(Shortform note: Having to set aside time to create a new daily log every morning or night could be a disadvantage for those who prefer advanced preparation or have especially busy schedules. If you’re one of these individuals, try preparing a few daily log pages in advance when you have time.)

Rapid Logging

To record information in the most efficient way in your journal, Carroll recommends using a method called “rapid logging.” Rapid logging is a streamlined method of taking notes that focuses on only the most essential information. 

For example, in a traditional notebook, an entry might look like this: “My boss said to prepare a presentation on last quarter’s profits for the Sept. 20th meeting.” Using the rapid logging method, it could look like this: “Presentation on Q2 profits for 9/20.” Although rapid logging greatly condenses the task description, it maintains all of the important information: what the presentation is about and when it’s due. 

Bullet System

Carroll explains that the practice of rapid logging uses bullets, which lend themselves well to capturing concise and objective thoughts. In the Bullet Journal Method, you use different kinds of bullets to organize information in a way that you can easily understand at a glance.

(Shortform note: While bullet points have long been a preferred note-taking method, their origin is heavily debated. Some say their usage dates as far back as the invention of the first movable-type printing press in the 15th century and that their shape is meant to resemble the munitions of cannons and muskets. While bullets first began as a tool for writing and publishing, their use has expanded to fields like copywriting and computing.)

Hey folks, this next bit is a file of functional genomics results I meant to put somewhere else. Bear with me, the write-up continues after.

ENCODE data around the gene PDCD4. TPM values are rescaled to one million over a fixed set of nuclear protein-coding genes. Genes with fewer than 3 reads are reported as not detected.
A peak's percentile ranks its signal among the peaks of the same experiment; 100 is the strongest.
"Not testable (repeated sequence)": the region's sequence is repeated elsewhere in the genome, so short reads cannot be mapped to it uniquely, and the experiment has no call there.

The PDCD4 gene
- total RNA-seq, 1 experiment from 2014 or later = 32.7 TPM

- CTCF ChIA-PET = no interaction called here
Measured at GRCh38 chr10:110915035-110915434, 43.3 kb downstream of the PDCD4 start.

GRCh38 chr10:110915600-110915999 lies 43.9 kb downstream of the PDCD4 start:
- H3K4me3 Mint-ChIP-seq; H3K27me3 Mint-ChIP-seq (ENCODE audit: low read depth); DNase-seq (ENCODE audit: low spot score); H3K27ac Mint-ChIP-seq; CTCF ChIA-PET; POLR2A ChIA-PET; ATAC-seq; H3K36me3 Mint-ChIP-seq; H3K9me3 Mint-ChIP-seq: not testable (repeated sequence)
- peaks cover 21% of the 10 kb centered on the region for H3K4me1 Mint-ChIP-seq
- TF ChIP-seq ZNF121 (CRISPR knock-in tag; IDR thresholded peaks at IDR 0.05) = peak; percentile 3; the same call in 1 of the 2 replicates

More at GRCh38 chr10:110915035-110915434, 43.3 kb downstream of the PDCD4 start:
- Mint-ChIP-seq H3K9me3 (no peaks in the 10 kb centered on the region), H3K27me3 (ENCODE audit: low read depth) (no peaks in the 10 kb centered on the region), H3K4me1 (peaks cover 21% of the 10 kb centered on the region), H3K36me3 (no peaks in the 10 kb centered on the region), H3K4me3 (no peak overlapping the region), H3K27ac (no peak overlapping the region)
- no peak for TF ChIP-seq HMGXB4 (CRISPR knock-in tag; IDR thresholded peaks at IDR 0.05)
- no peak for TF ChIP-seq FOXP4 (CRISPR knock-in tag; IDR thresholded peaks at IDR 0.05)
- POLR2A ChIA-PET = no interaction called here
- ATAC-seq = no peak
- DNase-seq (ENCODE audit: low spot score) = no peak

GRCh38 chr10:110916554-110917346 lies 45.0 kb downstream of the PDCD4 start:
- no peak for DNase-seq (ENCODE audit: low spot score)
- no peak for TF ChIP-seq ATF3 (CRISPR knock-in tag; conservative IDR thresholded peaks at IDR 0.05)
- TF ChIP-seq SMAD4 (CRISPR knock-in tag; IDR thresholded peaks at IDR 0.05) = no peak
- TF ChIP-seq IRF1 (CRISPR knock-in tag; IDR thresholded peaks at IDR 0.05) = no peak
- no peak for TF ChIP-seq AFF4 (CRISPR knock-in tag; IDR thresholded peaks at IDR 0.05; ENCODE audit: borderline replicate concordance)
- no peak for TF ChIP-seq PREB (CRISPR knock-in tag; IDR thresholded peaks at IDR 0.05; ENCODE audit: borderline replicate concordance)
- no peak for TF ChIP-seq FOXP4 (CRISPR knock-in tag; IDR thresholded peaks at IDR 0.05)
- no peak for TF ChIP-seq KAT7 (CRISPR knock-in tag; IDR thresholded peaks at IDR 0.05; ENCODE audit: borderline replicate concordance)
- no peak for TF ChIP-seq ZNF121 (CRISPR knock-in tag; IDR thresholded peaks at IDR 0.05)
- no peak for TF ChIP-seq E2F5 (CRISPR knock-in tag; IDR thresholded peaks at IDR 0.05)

In Carroll’s system, different bullet types (and in some cases an accompanying set of symbols) correspond to the different categories of information—tasks, events, and notes—that you capture while rapid logging. The purpose of using these symbols is to convey meaningful information in the quickest way possible. Let’s review each category:

Tasks

Carroll says the basic solid bullet (•) corresponds to tasks. Because tasks are meant to be accomplished, this bullet type acts as a sort of checkbox that you can combine with other symbols to communicate the status of each task:

  • The solid bullet on its own (•) represents a task that you need to do.
  • An (x) represents a task that you’ve completed.
  • The greater than symbol (>) represents a task that you’ve transferred to the monthly overview or another project section in your journal.
  • The less than symbol (<) represents a task that you’ve transferred to the future planner because it’s not time-sensitive.
  • A struck-through task (task) is one that’s no longer relevant. 

Events

Carroll explains that the empty bullet (◦) corresponds to events. Events can be experiences that have already happened or ones that are scheduled to occur at a later date. Although the event category doesn’t use any additional symbols, you can combine it with notes to add details you want to remember about specific events. 

Notes

According to Carroll, the dash (-) corresponds to notes. In addition to adding notes to events, you can combine them with tasks to capture further details about a responsibility. 

Additional Symbols

In addition, Carroll mentions other symbols you can use to quickly add context to your entries. For example, use the star (*) to mark a priority or the exclamation point (!) to mark an inspiring idea or insight you want to remember.

Carroll says you can also create custom bullets that serve your unique situation. For instance, if you’re in a position of leadership, use a forward slash (/) to mark a delegated task. Or, choose your own symbol to indicate a personally recurring task. (For instance, a teacher might use G to indicate a task related to grading.)

How to Set Up a Bullet Journal Daily Log

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Hannah Aster

Hannah graduated summa cum laude with a degree in English and double minors in Professional Writing and Creative Writing. She grew up reading books like Harry Potter and His Dark Materials and has always carried a passion for fiction. However, Hannah transitioned to non-fiction writing when she started her travel website in 2018 and now enjoys sharing travel guides and trying to inspire others to see the world.